Celebrity Estates: Honey, I Forgot the Kids
It is recommended that you review your will every few years or after major life events occur, such as the birth of a child. Not everyone takes the necessary steps, however, to protect their children. Consider these three stories of celebrities that left the kids in the lurch:
- When actor Heath Ledger died suddenly at age 29, his 2-year-old daughter, Matilda, was left out of his will. The actor's will was created before she was born and Ledger neglected to update it after she arrived. Ultimately, however, Ledger's family decided to give everything to Matilda.
- Author Michael Crichton died at the age of 66 when his wife was six months pregnant. His will at the time did not include provisions for the child. In fact, it had language excluding any new children. Court battles over whether the baby should be allowed to inherit ensued between Crichton's wife and his adult daughter from a previous marriage. After an extensive legal battle, the court ruled that the baby was entitled to share in the inheritance.
- James Brown didn't so much forget his seven kids, as he intentionally left them out of his will. Not close to his children, Brown wanted to give virtually his entire fortune to a trust to help educate underprivileged children. His family disputed these wishes, saying his attorneys talked him into creating the trust so they could profit from the management. After years of hearings, it was decided that nearly half of his fortune go to his charitable trust and the rest to Brown's children and most recent wife.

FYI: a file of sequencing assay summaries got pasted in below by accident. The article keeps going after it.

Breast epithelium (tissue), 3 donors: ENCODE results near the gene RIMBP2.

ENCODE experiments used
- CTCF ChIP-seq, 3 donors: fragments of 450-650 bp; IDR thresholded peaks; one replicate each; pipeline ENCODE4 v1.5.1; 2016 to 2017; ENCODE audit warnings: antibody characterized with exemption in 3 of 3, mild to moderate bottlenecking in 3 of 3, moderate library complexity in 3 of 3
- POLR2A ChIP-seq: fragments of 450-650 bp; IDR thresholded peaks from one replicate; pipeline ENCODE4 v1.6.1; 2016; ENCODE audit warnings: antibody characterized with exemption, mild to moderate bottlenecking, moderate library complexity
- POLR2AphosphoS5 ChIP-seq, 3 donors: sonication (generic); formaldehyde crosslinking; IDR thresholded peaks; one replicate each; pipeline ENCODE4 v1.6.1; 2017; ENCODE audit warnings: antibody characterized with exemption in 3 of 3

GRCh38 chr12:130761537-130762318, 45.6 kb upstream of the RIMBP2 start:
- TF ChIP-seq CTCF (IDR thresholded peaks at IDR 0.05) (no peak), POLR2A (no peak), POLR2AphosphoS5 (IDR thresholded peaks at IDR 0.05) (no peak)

Learn From Their Mistakes
Updating your plans to reflect your current wishes is just one lesson you should take away from these celebrity stories. Another lesson: Communicate your wishes.
Talking with loved ones about your estate plans is an easy topic to put off. Many people believe it's a matter best kept between themselves and their professional advisors. Sharing your decisions with the people they affect, however, can provide peace of mind now and avoid misunderstandings later.
Tips for Communicating Your Wishes
Once you gather your loved ones, here are some tips to help you start the conversation:
- Thank your family for recognizing what this meeting means to you.
- Emphasize your goals and your concerns for the future of your loved ones.
- Detail the responsibilities, items and amounts you've chosen to give your family members and why.
- Express your desires and goals for any charitable gifts.
If you are interested in including a gift to Tallahassee Memorial HealthCare Foundation, Inc. in your will, please contact Paula S. Fortunas at 850-431-5752 or firstname.lastname@example.org for more information.
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The information on this website is not intended as legal or tax advice. For legal or tax advice, please consult an attorney. Figures cited in examples are for hypothetical purposes only and are subject to change. References to estate and income taxes apply to federal taxes only. State income/estate taxes or state law may impact your results.